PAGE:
116 F.3d 486
UNITED STATES of America, Plaintiff-Appellee,
Rickey James COUCH, Defendant-Appellant.
United States Court of Appeals, Ninth Circuit.
Submitted June 17, 1997**
Decided June 20, 1997.
NOTICE: Ninth Circuit Rule 36-3 provides that dispositions other than opinions or orders designated for publication are not precedential and should not be cited except when relevant under the doctrines of law of the case, res judicata, or collateral estoppel.
Appeal from the United States District Court for the Eastern District of California, No. CR-96-05148-OWW; Oliver W. Wanger, District Judge, Presiding.
Before: GOODWIN, SCHROEDER, and TASHIMA, Circuit Judges.
Ricky James Couch appeals his 210-month sentence imposed by the district court after he pleaded guilty to kidnaping in violation of 18 U.S.C. § 1201(a) and transportation of a minor with intent to engage in criminal sexual activity in violation of 18 U.S.C. § 2423(a). We have jurisdiction pursuant to 28 U.S.C. § 1291. We review the district court's legal interpretation of the Sentencing Guidelines de novo and its factual findings for clear error. See United States v. Wills, 88 F.3d 704, 721 (9th Cir.), cert. denied, 117 S.Ct. 499 (1996). We affirm.
Couch contends that the district court erred by adjusting his offense level upward pursuant to U.S.S.G. § 3B1.3 for abusing a position of trust. As a threshold question, the government argues that Couch's appeal should be dismissed because he waived the right to appeal his sentence in the plea agreement. However, because the district court subsequently informed Couch that he had a right to appeal his sentence, Couch responded that he understood this right, and the government raised no objection, the plea agreement waiver cannot be enforced. See United States v. Buchanan, 59 F.3d 914, 917-18 (9th Cir.), cert. denied, 116 S.Ct. 430 (1995).
U.S.S.G. § 3B1.3 provides a two-level upward adjustment in offense level "[i]f the defendant abused a position of public or private trust ... in a manner that significantly facilitated the commission or concealment of the offense." U.S.S.G. § 3B1.3 (1995). A position of trust is distinguished by "the extent to which the position provides the freedom to commit a difficult-to-detect wrong." United States v. Pascucci, 943 F.2d 1032, 1037 (9th Cir.1991) (quoting United States v. Hill, 915 F.2d 502, 506 (9th Cir.1990)); see U.S.S.G. § 3B1.3 comment. (n.1) (providing example of a physician who sexually abuses a patient during an examination).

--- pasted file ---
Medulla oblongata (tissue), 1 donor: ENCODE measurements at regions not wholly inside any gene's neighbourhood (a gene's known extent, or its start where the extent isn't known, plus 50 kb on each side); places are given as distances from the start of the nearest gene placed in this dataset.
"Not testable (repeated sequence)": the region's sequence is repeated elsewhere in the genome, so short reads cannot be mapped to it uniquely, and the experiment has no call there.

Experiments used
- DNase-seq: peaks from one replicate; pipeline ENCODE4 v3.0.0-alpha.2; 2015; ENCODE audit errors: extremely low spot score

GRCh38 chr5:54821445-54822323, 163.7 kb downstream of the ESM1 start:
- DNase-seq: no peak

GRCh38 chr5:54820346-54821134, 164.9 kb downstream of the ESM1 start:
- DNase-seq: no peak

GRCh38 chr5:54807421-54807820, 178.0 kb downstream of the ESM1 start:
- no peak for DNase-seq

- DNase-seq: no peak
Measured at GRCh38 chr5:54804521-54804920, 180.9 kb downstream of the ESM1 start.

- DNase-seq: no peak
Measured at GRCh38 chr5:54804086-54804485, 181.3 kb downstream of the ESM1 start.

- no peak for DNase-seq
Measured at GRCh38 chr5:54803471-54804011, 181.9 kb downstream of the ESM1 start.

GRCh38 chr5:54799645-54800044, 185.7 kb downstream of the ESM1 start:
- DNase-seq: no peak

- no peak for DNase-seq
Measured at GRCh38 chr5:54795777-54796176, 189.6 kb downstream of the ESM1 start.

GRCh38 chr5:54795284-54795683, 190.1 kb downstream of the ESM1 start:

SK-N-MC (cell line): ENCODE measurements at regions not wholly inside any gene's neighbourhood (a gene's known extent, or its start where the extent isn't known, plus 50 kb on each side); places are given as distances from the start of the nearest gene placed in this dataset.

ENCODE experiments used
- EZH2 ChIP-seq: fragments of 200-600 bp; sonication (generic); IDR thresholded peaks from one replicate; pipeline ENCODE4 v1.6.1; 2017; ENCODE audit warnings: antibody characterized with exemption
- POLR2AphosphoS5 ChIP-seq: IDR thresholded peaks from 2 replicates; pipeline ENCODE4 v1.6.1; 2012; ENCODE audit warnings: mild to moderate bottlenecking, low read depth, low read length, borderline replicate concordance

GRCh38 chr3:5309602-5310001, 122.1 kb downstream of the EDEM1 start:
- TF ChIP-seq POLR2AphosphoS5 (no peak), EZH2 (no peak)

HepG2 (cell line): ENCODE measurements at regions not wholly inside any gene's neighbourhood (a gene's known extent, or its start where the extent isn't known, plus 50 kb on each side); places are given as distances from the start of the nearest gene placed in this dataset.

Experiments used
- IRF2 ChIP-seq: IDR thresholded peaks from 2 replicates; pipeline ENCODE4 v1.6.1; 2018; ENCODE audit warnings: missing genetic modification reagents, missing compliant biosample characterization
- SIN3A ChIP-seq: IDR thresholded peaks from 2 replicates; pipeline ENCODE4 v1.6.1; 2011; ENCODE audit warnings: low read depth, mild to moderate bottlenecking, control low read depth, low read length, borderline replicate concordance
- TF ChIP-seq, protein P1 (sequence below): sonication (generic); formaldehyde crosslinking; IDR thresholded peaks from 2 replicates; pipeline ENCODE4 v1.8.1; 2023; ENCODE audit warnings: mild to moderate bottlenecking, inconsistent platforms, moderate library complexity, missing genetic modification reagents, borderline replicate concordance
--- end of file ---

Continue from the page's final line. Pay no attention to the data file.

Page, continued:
Here, Couch's position as his twelve-year old victim's martial arts instructor provided him with the freedom to associate with her and gain her confidence. It is unlikely that such an opportunity would have been available to a thirty-five-year old man who was not the victim's instructor. Moreover, Couch's position as the victim's instructor made it more difficult for the victim's parents and the police to discover his criminal activities and prevent him from abducting the victim. Thus, Couch obtained a position of trust with regard to the victim. See Pascucci, 943 F.2d at 1037; Hill, 915 F.2d at 506.
Couch exploited his trust relationship with the victim "in a manner that significantly facilitated the commission" and "concealment of the offense" when he induced her to leave her parents' house surreptitiously and travel with him to Canada. See Hill, 915 F.2d at 507 (quoting U.S.S.G. § 3B1.3); United States v. Christiansen, 958 F.2d 285, 288 (9th Cir.1992) (interpreting section 3B1.3 to require that defendant "exploited the trust relationship to facilitate the offense").
Accordingly, the district court did not err by adjusting Couch's offense level upward pursuant to U.S.S.G. § 3B1.3.